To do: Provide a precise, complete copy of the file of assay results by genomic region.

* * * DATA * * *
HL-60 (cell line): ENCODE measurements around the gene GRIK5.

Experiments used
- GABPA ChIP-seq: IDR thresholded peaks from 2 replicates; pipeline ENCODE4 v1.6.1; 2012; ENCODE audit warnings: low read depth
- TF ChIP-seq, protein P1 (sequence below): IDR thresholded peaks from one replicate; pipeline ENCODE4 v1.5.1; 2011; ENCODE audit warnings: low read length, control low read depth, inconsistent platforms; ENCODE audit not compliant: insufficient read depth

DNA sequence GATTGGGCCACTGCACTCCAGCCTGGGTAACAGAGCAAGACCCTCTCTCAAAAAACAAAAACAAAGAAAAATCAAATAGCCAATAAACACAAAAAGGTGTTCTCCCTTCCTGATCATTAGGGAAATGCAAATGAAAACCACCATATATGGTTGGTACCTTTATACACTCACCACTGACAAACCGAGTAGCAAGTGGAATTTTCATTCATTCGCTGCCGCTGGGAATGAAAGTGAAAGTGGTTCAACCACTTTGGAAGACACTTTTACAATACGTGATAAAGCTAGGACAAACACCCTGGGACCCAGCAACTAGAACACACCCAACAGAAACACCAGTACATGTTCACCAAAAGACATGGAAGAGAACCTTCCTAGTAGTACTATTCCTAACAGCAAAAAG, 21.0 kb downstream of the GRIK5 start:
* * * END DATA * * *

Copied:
HL-60 (cell line): ENCODE measurements around the gene GRIK5.

Experiments used
- GABPA ChIP-seq: IDR thresholded peaks from 2 replicates; pipeline ENCODE4 v1.6.1; 2012; ENCODE audit warnings: low read depth
- TF ChIP-seq, protein P1 (sequence below): IDR thresholded peaks from one replicate; pipeline ENCODE4 v1.5.1; 2011; ENCODE audit warnings: low read length, control low read depth, inconsistent platforms; ENCODE audit not compliant: insufficient read depth

DNA sequence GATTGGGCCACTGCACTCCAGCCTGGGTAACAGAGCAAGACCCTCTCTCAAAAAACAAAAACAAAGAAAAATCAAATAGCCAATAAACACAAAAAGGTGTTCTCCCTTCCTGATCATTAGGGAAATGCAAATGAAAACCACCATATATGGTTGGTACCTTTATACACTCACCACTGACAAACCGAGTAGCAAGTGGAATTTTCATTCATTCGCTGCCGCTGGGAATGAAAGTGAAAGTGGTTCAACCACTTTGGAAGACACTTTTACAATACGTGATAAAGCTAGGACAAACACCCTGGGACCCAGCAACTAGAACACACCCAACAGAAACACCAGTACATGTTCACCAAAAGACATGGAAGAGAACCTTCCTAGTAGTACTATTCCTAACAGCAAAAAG, 21.0 kb downstream of the GRIK5 start: